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The human capacity for language is a wondrous thing. Our Linguistics program allows students to explore, at many levels and from a variety of perspectives, how language works. Students of linguistics examine the structure, use, and development of the languages of the world. We aim to identify both those elements that are common to all human languages (spoken and signed) and the ways in which languages and dialects can differ from one another. Courses in phonetics and phonology reveal the sound patterns of language; morphology studies the composition of words; syntax and semantics focus on how phrases are put together and how ‘meaning’ is computed. Historical linguistics examines the evolution of linguistic systems over time. Courses in Romance Linguistics offer opportunities for language analysis at an advanced level and allow students to delve into the structure and evolution of French and Spanish and double major in French/Linguistics or Spanish/Linguistics.
An excellent Linguistics faculty (Profs. Peter Alrenga, Jonathan Barnes, Daniel Erker, Paul Hagstrom, Neil Myler, and Carol Neidle) and an enthusiastic group of undergraduates — who also run the BU Linguistics Association — work together to try understand how we are able to express complex ideas in original and sometimes artful ways. There are also opportunities for undergraduates to participate in faculty research and study abroad.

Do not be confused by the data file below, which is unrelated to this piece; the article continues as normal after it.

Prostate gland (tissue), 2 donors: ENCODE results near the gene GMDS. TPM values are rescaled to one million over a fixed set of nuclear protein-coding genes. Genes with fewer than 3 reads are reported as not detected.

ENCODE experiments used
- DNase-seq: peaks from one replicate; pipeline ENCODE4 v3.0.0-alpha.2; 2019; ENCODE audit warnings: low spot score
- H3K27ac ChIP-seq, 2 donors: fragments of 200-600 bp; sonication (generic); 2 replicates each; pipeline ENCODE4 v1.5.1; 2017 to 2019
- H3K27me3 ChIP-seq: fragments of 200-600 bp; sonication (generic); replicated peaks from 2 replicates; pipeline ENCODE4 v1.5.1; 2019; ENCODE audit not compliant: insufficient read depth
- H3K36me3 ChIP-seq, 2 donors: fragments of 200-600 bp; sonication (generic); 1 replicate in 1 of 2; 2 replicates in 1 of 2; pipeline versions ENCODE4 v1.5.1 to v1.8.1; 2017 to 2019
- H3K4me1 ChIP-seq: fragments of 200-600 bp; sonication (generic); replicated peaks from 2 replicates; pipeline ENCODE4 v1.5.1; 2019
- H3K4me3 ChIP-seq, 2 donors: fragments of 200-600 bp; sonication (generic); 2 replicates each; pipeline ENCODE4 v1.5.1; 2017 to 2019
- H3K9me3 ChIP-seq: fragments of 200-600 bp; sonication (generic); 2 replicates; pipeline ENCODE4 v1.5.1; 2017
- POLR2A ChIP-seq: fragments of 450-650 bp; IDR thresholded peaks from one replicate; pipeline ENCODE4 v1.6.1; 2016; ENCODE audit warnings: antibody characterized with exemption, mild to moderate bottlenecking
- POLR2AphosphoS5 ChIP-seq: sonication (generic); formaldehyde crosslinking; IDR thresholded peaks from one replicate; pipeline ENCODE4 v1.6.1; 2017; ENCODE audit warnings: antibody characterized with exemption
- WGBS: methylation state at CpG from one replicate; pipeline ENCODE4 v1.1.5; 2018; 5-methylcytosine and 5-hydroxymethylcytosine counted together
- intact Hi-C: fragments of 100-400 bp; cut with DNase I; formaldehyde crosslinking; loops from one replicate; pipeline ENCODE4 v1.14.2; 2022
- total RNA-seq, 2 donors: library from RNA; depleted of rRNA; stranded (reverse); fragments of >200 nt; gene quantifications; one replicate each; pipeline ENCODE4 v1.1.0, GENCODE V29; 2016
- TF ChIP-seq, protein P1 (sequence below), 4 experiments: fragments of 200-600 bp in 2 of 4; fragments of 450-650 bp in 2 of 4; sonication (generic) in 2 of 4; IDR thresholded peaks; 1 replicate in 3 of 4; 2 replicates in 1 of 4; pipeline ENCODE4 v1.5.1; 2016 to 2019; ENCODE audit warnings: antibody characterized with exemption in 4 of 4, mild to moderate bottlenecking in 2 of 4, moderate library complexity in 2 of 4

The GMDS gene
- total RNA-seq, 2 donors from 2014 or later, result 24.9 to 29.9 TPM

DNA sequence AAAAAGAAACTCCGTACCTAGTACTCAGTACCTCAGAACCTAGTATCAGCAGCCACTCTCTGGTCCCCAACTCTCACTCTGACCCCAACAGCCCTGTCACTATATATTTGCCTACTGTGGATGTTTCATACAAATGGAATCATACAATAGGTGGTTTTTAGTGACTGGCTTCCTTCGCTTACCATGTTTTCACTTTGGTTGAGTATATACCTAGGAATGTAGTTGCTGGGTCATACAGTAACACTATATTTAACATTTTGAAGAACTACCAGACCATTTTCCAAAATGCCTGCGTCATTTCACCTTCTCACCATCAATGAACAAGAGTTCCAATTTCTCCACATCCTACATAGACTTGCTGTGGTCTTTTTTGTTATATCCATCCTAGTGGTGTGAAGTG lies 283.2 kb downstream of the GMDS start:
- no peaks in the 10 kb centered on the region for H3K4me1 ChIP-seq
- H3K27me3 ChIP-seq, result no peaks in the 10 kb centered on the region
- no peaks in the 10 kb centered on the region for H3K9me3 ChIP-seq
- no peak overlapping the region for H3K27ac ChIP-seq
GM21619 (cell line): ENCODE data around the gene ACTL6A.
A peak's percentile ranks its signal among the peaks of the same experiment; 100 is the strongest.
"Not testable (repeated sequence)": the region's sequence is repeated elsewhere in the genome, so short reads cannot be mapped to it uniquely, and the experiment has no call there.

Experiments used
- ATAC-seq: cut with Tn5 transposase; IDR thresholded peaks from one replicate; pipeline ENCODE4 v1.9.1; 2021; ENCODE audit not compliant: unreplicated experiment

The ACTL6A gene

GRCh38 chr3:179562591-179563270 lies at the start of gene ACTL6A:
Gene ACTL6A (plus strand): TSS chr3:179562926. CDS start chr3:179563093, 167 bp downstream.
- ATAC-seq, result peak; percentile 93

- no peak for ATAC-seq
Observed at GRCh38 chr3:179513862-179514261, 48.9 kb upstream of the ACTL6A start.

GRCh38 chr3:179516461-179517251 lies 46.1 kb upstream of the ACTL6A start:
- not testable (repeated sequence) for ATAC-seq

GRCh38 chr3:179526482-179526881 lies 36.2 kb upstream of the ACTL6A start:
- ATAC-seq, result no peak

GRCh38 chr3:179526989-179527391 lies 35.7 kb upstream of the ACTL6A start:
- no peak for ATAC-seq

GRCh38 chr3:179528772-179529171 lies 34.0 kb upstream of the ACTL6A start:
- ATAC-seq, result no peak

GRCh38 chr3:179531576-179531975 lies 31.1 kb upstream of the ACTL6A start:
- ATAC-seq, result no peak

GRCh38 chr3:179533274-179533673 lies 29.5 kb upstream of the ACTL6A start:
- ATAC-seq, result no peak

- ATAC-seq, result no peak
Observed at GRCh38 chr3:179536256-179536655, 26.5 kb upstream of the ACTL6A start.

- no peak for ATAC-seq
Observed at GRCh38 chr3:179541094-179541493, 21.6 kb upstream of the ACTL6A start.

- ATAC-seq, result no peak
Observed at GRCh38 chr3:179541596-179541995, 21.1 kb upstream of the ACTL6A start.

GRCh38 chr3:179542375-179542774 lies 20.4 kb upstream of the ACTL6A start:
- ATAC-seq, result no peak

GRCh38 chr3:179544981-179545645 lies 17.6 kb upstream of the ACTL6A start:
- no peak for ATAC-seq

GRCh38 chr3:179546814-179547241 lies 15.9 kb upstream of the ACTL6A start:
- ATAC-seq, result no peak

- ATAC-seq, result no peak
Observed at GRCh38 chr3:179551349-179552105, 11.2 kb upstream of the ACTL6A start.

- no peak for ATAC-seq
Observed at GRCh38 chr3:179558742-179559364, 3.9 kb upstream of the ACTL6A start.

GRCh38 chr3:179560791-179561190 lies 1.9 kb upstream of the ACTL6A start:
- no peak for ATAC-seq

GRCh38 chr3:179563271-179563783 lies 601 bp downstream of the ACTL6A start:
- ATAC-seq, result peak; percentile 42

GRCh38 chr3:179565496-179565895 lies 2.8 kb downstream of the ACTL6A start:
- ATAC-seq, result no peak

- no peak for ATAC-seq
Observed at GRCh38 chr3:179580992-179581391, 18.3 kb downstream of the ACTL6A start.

The introductory linguistics course, CAS LX 250 Foundations of Language, offers an entryway to more advanced topics and allows students to become acquainted with the field of linguistics, as well as to understand interactions between Linguistics and many related disciplines. The vibrant Linguistics community in the Boston/Cambridge area affords the opportunity for students to attend lectures and conferences and participate in other local linguistics events.